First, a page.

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Wine’s color is determined by the presence of coloring substances mainly present in the skins of berries. Coloring substances present in wine belong to the families of flavones and anthocyanins, respectively responsible for the coloring of white wines and red wines. As for their color, wines are therefore distinguished in white wines, red wines and rose wines.
White wines are usually produced by vinifying white berried grapes. However, as most of the coloring substances in grapes are present in the skins, it is possible to make white wines even with black berried grapes, by draining them, that is separating skins from must immediately after pressing, that is by not macerating skins together with must.
Rose wines are produced with black berried grapes, by limiting the contact of must with skins, that is by reducing as much as possible the maceration time (rosé de saignée, literally “by bleeding”) or by blending a red wine with a white wine, which is possible in the blending of sparkling wines’ cuvée and generally forbidden for still wines having a designation of origin.
Red wines are simply obtained from black berried grapes, by draining them after a proper maceration time of skins in contact with musts, variable from wine to wine and according to the results to be obtained (usually a few days).
Each of the three basic colors in wines has different nuances, which depend on many factors, among which: characteristics of the grape, duration of maceration, vinification process, age of wine, etc.
Wine’s Color Shades
Color nuances in white wines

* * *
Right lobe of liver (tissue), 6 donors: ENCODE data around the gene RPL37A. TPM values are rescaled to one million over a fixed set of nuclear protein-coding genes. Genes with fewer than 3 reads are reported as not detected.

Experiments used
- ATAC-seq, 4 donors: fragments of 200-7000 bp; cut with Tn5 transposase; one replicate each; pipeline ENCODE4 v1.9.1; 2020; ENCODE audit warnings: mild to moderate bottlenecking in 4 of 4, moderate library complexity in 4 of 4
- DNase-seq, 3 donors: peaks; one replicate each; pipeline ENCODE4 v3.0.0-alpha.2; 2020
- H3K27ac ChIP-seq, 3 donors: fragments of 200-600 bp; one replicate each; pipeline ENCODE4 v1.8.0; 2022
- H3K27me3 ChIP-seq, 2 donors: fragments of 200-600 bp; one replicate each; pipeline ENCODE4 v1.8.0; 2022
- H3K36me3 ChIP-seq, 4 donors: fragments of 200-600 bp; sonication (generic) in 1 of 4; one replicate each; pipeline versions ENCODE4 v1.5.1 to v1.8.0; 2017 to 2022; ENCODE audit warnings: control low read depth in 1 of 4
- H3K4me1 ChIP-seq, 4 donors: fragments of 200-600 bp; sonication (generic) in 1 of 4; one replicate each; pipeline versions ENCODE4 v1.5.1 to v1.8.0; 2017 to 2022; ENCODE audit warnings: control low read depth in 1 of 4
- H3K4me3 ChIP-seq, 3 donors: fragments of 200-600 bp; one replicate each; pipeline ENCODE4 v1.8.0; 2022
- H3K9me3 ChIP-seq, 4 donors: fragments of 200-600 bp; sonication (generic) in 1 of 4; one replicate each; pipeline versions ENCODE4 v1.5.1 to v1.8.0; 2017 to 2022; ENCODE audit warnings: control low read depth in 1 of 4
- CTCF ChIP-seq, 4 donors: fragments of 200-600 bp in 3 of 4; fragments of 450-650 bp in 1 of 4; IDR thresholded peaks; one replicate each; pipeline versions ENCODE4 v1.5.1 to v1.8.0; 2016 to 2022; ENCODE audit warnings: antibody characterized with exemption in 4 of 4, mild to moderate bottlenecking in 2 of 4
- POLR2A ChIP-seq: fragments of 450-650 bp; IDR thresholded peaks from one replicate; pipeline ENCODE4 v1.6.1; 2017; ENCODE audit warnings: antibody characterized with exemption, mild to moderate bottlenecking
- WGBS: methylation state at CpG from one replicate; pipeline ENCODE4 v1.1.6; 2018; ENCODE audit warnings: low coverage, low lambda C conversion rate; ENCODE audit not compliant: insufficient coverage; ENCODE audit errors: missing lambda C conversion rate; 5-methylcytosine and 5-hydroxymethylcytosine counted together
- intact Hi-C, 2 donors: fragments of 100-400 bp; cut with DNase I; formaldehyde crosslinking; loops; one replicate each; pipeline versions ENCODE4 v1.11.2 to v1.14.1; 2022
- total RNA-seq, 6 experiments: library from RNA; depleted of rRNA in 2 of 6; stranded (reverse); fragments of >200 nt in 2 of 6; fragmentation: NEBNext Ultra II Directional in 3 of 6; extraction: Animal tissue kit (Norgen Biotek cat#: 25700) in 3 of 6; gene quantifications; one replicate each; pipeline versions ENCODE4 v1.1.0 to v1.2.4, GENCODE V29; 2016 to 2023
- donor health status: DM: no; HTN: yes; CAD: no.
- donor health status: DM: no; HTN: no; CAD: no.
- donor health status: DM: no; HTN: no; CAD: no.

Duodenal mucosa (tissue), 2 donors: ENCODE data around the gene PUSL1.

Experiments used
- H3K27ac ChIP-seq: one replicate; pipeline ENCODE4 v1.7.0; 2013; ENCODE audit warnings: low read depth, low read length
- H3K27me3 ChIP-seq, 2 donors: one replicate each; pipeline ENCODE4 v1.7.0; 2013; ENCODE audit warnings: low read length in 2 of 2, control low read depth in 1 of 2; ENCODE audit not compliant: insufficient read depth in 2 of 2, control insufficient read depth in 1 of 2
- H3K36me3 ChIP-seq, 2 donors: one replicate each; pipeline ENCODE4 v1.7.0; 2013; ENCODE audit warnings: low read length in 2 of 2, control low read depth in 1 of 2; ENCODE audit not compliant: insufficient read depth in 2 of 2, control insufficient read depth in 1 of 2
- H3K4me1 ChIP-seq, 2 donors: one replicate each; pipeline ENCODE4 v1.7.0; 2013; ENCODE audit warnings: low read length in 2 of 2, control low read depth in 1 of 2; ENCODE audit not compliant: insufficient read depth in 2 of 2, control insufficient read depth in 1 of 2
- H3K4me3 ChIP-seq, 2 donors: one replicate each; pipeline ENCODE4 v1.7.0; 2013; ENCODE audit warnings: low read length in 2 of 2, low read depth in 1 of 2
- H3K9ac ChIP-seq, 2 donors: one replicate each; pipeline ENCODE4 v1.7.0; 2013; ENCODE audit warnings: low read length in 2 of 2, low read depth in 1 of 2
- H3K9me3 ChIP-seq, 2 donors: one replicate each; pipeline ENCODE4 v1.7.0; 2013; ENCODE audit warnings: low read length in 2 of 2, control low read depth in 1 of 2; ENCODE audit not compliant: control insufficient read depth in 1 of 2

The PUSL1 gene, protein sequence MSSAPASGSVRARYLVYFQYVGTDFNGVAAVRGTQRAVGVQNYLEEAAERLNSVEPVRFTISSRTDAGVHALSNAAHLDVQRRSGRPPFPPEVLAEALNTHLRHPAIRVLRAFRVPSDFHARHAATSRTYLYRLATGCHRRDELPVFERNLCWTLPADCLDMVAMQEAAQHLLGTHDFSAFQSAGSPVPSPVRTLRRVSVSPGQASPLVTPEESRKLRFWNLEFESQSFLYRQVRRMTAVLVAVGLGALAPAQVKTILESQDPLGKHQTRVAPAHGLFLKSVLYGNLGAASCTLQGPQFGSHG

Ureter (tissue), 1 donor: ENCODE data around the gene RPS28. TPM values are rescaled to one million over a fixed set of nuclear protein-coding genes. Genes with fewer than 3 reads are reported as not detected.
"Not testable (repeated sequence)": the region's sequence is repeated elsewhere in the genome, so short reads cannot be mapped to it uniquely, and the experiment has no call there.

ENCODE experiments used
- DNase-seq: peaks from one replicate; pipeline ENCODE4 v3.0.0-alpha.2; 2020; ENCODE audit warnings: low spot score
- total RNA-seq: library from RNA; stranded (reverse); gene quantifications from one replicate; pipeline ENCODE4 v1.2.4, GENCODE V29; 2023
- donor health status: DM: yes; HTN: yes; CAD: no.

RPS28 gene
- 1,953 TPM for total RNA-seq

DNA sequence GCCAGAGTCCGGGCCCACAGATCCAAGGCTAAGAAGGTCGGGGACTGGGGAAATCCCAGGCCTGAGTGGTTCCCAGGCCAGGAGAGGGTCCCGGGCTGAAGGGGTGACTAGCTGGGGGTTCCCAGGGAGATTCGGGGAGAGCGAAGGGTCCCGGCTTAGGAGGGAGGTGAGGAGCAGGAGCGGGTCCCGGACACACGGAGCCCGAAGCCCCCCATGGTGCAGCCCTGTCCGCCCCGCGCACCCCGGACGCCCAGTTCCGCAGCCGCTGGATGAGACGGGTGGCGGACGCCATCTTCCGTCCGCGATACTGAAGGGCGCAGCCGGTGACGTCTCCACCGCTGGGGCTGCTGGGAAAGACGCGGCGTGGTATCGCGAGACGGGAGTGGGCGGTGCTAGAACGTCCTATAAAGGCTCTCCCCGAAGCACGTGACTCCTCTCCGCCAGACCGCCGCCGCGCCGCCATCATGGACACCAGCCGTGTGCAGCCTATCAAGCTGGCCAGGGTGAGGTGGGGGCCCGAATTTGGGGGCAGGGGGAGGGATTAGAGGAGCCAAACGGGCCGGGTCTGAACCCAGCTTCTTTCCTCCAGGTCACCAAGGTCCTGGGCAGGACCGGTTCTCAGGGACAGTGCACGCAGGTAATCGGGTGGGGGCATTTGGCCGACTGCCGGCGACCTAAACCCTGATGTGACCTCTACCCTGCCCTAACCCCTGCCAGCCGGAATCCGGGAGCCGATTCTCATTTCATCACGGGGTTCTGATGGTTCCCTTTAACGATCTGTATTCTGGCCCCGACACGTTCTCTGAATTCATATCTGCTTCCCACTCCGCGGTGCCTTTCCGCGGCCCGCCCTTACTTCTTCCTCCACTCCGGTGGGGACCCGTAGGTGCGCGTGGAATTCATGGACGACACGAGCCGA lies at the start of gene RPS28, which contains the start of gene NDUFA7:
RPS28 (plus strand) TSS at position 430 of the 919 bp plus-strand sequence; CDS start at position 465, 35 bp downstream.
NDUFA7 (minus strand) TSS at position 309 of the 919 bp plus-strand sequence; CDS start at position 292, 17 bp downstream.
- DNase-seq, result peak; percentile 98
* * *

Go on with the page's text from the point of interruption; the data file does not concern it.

Straw yellow: typical of young wines, which can eventually get greenish or golden nuances at the two extremes of the scale, greenish for crisp and easy to drink wines, golden for wines having more structure;
Golden yellow: typical of full bodied wines, such as raisin wines and late harvests, or wines which have been aged for a pretty long time. The more intense coloration with golden tone can also be of varietal origin, that is characteristic of grapes having skins having a more intense pigmentation;
Amber yellow: typical of wines which are definitely concentrated, passito or fortified wines or which have undergone an oxidative aging (Marsala, Sherry, Madeira).
Color nuances in rose wines
Pale pink: typical of rose wines characterized by a very short maceration in skins;
Cherry pink: typical of the majority of rose wines. Very elegant color, in sparkling wines it often shows the typical chromatism of onion skin (pelure d’oignon);
Pink claret: despite its name, it is the most intense nuance of the category of rosé wines. In ancient times pale red wines or rose wines of medium intensity were defined with this name (Clairet) which is still used in France to define still rose wines.
Color nuances in red wines
Purplish red: typical of young and drinkable red wines;
Ruby red: typical of most of red wines, even of medium structure and aging;
Garnet red: coloration assumed by concentrated red wines and of long aging, in particular when conducted in wood;
Orange red: index of a sure and mature evolution state of the wine when it is at a nuance level.In case it is particularly evident, it can also indicate a strong oxidative state or other alteration of the wine due to its
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